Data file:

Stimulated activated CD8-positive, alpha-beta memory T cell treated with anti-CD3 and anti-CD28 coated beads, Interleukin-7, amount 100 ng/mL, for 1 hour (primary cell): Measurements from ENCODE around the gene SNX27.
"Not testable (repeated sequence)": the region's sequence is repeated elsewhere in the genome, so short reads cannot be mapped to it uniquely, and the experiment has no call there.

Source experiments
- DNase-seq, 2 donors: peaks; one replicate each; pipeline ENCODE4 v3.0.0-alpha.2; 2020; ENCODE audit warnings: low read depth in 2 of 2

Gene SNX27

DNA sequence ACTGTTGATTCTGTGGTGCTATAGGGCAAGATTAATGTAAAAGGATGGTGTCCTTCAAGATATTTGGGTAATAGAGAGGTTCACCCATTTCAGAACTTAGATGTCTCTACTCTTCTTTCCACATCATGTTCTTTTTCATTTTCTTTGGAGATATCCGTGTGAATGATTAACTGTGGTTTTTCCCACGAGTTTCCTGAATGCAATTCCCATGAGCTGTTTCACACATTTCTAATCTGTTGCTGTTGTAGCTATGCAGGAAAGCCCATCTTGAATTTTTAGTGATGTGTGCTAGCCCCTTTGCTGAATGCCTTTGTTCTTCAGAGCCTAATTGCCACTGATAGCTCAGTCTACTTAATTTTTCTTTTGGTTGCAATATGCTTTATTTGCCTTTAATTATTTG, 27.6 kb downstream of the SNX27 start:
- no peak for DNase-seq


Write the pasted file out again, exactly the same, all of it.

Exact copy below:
Stimulated activated CD8-positive, alpha-beta memory T cell treated with anti-CD3 and anti-CD28 coated beads, Interleukin-7, amount 100 ng/mL, for 1 hour (primary cell): Measurements from ENCODE around the gene SNX27.
"Not testable (repeated sequence)": the region's sequence is repeated elsewhere in the genome, so short reads cannot be mapped to it uniquely, and the experiment has no call there.

Source experiments
- DNase-seq, 2 donors: peaks; one replicate each; pipeline ENCODE4 v3.0.0-alpha.2; 2020; ENCODE audit warnings: low read depth in 2 of 2

Gene SNX27

DNA sequence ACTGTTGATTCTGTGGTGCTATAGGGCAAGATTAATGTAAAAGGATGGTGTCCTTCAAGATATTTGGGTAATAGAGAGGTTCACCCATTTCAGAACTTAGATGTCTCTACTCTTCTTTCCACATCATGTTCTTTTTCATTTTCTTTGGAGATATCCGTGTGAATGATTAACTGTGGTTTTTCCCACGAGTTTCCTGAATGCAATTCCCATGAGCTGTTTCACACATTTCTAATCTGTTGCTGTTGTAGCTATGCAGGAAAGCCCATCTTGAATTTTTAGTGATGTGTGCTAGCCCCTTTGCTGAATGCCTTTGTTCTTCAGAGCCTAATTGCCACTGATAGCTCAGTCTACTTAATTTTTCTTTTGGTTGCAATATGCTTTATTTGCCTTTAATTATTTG, 27.6 kb downstream of the SNX27 start:
- no peak for DNase-seq